if I buy in bulk from Barnes and Noble, I own those copies that the copyright holder made. He has no business telling me what to do with it – whether I bring it to the Philippines, or feed it to my grill. What is in issue here is my property rights over the physical books; not the right of the copyright holder to copy, or withhold permission from someone who wishes to copy. I am not copying. I am enjoying my rights to my property. So are they going to tell me when to read those books? How many times to listen to the CD?

          The Philippines will have authority to deal with the books I bring in. Usually, the only issue here would be the import duties. I pay them, and that’s that. It is not, and never was illegal to bring in personal effects.

          • 20.2.1.1.1
            saxnviolins says:

            What is the section that Berne Guerrero was commenting on?

            Sec. 190. Importation and Exportation of Infringing Materials. — Subject to the approval of the Secretary of Finance, the Commissioner of Customs is hereby empowered to make rules and regulations forpreventing the importation or exportation of infringing articles prohibited under Part IV of this Act and under relevant treaties and conventions to which the Philippines may be a party and for seizing and condemning and disposing the same in case they are discovered after they have been imported or before they are exported.

            This section refers to rules to be made regarding infringing materials Books printed by the copyright holder itself are not infringing. So my bringing in books bought from Barnes and Noble, or even second hand ones bought from Strands do not come under this section. They are copies made by the copyright holder itself, and certainly not infringing.

            This article actually will prevent some guy who buys bootleg DVDs from Chinatown, NY , to sell in the Philippines, or some guy availing of cheap labor, printing DVDs in the Philippines, to sell in the streets of New York.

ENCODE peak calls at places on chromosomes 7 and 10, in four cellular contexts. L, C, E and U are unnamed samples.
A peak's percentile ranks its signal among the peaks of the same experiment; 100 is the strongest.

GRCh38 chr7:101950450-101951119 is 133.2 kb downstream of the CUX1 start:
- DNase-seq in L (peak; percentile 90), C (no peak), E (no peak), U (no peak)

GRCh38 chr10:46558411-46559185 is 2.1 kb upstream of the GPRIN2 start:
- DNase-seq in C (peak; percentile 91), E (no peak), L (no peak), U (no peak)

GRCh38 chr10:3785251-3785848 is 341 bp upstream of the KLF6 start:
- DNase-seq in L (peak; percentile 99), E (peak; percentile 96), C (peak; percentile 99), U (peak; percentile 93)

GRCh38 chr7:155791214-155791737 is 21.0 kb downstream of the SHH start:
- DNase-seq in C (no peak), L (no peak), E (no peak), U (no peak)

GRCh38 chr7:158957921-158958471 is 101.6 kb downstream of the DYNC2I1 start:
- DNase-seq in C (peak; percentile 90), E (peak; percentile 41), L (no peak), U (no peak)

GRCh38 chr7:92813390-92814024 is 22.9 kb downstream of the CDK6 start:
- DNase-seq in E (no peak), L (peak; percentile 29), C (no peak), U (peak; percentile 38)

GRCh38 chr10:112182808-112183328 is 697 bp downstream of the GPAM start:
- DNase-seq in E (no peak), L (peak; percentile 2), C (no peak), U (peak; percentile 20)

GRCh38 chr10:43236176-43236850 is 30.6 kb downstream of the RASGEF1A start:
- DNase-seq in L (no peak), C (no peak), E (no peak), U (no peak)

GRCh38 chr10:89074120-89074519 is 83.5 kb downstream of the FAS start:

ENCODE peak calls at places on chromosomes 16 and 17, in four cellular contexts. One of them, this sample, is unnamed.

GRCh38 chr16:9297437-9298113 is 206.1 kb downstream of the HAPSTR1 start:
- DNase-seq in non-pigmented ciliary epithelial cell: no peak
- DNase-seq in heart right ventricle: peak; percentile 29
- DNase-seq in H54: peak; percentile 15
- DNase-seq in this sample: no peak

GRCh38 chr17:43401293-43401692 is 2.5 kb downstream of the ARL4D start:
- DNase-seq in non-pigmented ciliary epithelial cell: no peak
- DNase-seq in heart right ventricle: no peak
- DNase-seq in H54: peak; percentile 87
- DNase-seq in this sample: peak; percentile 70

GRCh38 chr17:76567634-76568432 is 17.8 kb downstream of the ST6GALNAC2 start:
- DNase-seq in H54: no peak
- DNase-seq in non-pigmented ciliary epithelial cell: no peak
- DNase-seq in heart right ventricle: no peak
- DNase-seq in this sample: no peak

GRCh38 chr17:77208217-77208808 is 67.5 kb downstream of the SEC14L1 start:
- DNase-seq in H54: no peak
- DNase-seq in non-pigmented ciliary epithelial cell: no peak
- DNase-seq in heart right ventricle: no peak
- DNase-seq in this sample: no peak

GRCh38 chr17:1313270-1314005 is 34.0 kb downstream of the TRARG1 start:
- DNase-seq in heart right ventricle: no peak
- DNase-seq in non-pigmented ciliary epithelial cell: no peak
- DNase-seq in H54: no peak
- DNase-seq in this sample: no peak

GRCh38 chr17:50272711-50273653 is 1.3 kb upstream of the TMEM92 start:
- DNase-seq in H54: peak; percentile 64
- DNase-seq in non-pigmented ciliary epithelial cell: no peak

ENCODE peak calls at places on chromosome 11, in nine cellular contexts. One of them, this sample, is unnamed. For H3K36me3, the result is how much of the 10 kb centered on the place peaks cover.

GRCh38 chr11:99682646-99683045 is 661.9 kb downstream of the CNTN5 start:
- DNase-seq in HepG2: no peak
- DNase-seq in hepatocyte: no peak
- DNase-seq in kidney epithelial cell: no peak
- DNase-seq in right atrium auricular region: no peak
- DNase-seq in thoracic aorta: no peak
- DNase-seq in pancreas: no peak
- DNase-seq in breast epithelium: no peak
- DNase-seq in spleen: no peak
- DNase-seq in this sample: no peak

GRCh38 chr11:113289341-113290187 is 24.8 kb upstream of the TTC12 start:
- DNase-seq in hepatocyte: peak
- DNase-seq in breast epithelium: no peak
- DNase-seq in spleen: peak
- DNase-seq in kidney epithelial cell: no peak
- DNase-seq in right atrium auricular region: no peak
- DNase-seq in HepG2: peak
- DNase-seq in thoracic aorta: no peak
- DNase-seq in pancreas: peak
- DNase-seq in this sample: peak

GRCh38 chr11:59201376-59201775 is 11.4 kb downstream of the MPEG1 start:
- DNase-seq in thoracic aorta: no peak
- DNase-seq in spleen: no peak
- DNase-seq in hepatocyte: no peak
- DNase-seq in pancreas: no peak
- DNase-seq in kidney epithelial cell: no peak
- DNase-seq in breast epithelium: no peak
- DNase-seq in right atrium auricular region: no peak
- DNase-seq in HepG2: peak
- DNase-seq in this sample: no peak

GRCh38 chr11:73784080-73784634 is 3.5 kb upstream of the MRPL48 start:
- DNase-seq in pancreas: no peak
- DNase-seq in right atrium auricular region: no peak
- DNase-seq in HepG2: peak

• Victin Luz says:

              How about if the exclusive LICENSEE in the Philipppines of the copyright owner abroad will be the one to COMPLAIN to the Bureau of Custom thru the Deapartment of Finance that such numbers of BOOK’s owned personally by OFW’s being brought in here are too much and to be considered as Smuggling and and UNFAIR BUSINESS COMPETITION on the part of those having an exclusive LICENSE.

              The determination of UNFAIR BUSINESS COMPETITION and the number of books allowed by a Balikbayan’s still lies with the Bureau of Customs at the first instance..

              What was happening at Port Irene might happen eventually to the Port of Entry of the OFW’s bringing so many numbers of book’s because the amended Law on IP was BLURED and it did not past by Public Scrutiny or Public Hearings.

              Lawyers in the blog and those outside have of different interpretation of the amended Law, how much more to us , especially those OFW’s who know nothing about new Law also those CUSTOM PERSONNEL’s manning the Port of Entry, are they educated enough to implement the correct or lawful interpretation of the Law or have the latter as their CLOAK for CORRUPTION. ” LAGAY LAGAY ” para ang gutom na gutom na OFW’s who wanted to go home to CAGAYAN immediately, their questionable numbers and properly obtained personal BOOK’s etc.. will be released at the Immigartion.

          • 20.2.1.1.2
            Rene-Ipil says:

            snv@20.2

            You are damn right. Unless the book you bought in the USA warns that “this book is non-exportable”, you can bring it into the Philippines any way you desire. I have yet to see a book in the Philippines or abroad which says that same is non-exportable, although Baltazar said @21.1 that he used to carry outside the Philippines books with such notice as “Export of this book outside of the Philippines is punishable by law”. And you don’t even have to worry about duties and taxes. They are tax and duty free per Department of Finance Order No. 57-2011 to promote entry into the Philippines of educational, scientific and cultural materials.

            • Victin Luz says:

              @sir Rene, …….totoo ang sinasabi ni ma’am @Raissa ….. How can you reconcile what BLANCLAFOR said ten ( 10 ) copies can be imported as agains that Department of Finance Order no. 57-2011 which is limited only to ( 12 )copies for an institution and ( 6 ) copies non-institution both for personal usage.. …… And looked sir the Repealing Clause of that Department Order of Secretary Purisima: all other DOF circulars, issuances and Bureau of Customs issuances or provision thereof which Are inconsistent with this order Are hereby revoke, repealed and modified accordingly….. SO……

              1.) After the new amended law on Intelectual Property is approved by the President , thereby under that new Law at Sect. 190 giving the power of DOF and BC to issue Rules and Regulation to the said law , therefore the Department of Finance can issue new Department ORDER no. 58 or any number repealing again DOF no. 57-2011 … Increasing or decreasing the number of books that can be personally imported in the Philipppines free of taxes and duties respectively.